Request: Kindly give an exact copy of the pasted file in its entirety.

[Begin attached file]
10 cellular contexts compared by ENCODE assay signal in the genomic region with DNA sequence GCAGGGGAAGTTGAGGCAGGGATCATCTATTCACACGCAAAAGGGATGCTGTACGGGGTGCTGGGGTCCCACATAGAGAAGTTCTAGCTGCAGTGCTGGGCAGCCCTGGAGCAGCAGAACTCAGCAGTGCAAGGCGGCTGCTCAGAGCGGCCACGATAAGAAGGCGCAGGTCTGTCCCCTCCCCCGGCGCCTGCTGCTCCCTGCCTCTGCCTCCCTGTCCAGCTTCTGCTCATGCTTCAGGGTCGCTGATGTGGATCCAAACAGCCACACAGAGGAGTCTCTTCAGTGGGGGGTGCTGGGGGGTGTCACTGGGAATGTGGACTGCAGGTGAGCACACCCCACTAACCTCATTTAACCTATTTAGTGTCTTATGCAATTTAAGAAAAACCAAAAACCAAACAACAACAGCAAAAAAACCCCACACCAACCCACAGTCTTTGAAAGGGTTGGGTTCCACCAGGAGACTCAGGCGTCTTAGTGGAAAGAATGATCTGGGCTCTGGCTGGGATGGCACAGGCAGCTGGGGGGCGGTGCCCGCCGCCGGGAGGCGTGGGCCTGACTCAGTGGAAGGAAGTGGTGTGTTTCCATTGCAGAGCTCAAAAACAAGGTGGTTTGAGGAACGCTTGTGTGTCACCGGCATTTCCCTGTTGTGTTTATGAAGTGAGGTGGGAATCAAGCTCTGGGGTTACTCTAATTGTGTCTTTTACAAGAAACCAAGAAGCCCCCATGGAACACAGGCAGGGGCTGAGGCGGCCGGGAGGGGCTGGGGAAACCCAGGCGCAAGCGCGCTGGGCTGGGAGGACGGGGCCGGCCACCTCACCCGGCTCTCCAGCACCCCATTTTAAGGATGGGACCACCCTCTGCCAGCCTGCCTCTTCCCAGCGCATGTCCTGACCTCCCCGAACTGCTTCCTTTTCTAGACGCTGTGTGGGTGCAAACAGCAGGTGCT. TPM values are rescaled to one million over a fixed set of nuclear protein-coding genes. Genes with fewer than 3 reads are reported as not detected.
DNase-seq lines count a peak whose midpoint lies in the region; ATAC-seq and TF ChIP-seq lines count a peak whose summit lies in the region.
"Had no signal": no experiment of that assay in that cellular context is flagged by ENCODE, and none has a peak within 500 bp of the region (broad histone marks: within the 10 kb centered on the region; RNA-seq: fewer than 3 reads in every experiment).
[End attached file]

10 cellular contexts compared by ENCODE assay signal in the genomic region with DNA sequence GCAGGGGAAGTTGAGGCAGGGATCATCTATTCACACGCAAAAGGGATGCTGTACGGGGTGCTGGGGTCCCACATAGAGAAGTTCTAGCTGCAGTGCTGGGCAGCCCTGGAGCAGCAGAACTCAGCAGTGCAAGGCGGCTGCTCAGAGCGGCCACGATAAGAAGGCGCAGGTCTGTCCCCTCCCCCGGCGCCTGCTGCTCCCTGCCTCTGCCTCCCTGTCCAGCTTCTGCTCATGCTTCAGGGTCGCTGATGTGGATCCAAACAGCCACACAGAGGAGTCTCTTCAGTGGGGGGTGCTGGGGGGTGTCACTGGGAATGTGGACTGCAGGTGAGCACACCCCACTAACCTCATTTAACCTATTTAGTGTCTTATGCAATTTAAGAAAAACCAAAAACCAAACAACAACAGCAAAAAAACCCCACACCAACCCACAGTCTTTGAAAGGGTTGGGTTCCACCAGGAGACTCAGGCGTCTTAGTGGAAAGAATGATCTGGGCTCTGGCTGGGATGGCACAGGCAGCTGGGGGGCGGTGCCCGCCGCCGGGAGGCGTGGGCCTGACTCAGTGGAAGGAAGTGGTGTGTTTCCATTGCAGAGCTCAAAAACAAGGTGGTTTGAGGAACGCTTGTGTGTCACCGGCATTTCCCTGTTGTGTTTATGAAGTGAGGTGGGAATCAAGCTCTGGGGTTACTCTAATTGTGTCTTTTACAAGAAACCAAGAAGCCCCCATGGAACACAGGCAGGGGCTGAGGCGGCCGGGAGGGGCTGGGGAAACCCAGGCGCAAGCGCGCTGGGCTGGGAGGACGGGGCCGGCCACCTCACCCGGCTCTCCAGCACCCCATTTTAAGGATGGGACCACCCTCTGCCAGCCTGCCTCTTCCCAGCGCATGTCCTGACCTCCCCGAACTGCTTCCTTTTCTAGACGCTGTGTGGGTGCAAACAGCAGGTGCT. TPM values are rescaled to one million over a fixed set of nuclear protein-coding genes. Genes with fewer than 3 reads are reported as not detected.
DNase-seq lines count a peak whose midpoint lies in the region; ATAC-seq and TF ChIP-seq lines count a peak whose summit lies in the region.
"Had no signal": no experiment of that assay in that cellular context is flagged by ENCODE, and none has a peak within 500 bp of the region (broad histone marks: within the 10 kb centered on the region; RNA-seq: fewer than 3 reads in every experiment).